"This chemo, D, or just in chemo in general?"
"The whole thing, Mama. Did it feel like it went on for a long time, or did it feel short?"
I had to think about it for a minute, because at that exact moment one of the longest, most grueling experiences of my lifetime actually felt short. I was over the line. It was over. I was done. What was there left of that experience but to leave it behind?
Even though I am only two days out from the last session, I'm already dealing with a myriad of complex thoughts about what it means to be out of treatment. I feel like I am seeing glimmers of my old self coming around, touching into the old me and seeing the possibilities of a life restored. Last night I stood washing dishes and listening to Nick play various tracks from Jimi Hendrix on the stereo while he and the kids discussed Hendrix's style. We had just spoken of going to Seattle to celebrate our 10th wedding anniversary in August and to show the kids the town. Suddenly I was awash in tears, feeling in my body the real me coming back to take that journey with my family and all the wonderful things it will entail.
I can feel what it will be like to be normal again and it's just so completely overwhelming.
But on the other side, I don't want to lose the significance of what I have been through, what people have helped me through, what women and men go through every day who live with cancer. Part of me wants to hold on, to remember how shitty it felt, to remind myself of what it took from me so that I make good choices about the way to live going forward. I don't think I can shut the door on this, nor do I want to, but I'm not sure what kind of space to give it in my life.
I wrote a post awhile back about this year being a pause in my life, the fermata, the time that the music stops for as long as needed. My wonderful friend Deb, herself a musician, shared this thought with me:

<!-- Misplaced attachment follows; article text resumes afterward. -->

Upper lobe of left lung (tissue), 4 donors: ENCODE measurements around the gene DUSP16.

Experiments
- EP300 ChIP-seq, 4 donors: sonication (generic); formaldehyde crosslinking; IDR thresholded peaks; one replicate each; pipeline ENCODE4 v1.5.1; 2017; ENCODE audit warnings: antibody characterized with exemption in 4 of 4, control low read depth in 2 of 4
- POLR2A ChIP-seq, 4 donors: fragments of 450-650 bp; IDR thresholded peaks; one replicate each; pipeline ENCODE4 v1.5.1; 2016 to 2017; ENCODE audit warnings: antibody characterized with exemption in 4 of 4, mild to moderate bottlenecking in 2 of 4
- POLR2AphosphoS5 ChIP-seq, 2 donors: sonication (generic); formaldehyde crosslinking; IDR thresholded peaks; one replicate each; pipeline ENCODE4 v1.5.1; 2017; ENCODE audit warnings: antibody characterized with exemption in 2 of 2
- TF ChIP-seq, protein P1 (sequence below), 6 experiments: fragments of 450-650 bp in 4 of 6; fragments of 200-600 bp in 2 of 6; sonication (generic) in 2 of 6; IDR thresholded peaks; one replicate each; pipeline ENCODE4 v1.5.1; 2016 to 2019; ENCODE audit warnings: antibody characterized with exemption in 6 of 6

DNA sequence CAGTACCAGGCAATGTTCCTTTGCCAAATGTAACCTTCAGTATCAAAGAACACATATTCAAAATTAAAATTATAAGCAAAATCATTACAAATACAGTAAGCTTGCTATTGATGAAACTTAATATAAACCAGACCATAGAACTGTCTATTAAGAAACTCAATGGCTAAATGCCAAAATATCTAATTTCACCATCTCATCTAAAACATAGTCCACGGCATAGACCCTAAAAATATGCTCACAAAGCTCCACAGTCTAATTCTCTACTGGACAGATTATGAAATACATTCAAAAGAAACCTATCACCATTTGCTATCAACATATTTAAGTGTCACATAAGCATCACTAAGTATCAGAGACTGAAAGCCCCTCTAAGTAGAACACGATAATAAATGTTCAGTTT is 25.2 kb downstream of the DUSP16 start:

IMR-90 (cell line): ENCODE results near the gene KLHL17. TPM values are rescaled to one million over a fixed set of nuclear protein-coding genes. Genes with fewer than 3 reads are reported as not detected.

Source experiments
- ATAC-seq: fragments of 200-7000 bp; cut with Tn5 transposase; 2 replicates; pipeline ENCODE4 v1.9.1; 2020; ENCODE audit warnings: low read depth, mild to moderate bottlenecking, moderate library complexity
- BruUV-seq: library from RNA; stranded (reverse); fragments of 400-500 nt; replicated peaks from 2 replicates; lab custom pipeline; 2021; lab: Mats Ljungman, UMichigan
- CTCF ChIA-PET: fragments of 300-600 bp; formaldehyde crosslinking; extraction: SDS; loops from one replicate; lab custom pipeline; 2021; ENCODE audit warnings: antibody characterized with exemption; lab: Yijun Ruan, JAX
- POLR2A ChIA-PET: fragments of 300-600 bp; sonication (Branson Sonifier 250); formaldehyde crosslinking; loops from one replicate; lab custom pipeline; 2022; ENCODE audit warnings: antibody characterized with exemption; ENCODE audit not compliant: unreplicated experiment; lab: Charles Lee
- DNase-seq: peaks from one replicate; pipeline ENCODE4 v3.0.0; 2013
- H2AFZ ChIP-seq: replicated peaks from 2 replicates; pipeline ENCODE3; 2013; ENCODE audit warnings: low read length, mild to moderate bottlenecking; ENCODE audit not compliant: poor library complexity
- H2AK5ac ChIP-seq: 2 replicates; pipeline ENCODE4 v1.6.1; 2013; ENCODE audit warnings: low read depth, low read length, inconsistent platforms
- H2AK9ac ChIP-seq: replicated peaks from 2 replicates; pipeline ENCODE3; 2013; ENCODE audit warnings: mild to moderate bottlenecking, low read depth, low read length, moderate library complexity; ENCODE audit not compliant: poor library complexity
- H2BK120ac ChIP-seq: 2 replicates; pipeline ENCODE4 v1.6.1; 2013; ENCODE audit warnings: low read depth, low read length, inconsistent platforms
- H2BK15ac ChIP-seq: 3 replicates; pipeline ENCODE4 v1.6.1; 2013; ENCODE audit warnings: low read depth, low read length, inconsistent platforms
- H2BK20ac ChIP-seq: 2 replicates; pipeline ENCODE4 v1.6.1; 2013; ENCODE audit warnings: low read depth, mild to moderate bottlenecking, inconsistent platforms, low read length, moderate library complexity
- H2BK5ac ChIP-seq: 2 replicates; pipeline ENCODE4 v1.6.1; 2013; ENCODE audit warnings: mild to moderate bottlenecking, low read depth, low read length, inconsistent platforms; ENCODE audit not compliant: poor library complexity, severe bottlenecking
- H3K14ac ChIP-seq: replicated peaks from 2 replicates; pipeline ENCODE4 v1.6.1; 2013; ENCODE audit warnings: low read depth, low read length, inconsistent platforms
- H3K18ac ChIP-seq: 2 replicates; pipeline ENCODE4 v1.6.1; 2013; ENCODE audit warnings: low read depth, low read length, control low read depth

I like the idea of a fermata. There's a real beauty in that time when the note is held, or even better, when the rest is held. Everything is suspended, time stretches, you stop looking back at the last note, and start looking forward. You know that the tricky part about a fermata - at least in ensemble playing - is starting up again, since the group has temporarily abandoned meter. That is why first violinists get so good at the quick rhythmic inhalation that warns "we're going to start now!"How do you start up again after something like chemo? I've been sitting with this idea for weeks now. I'm feeling around in it now. I'm letting myself build into it, tears and all. As they unplugged me from the chemo line for the last time, I wept. Not so much for joy, but just for the end of it all. My tears freaked the nurse out, but my friend Jenn was there crying along with me. I passed over the finish line neither on my knees, nor with arms raised in bold triumph, but rather with an appreciation that was humbling to the greatest degree.
Maybe you start with humility. Maybe you let yourself reflect. Maybe you don't push yourself back into the busy-ness of what life is about too quickly. Maybe you take time to heal and appreciate and rest. Maybe the starting back in comes slow, the rhythm restoring as if feels right, first violin be damned.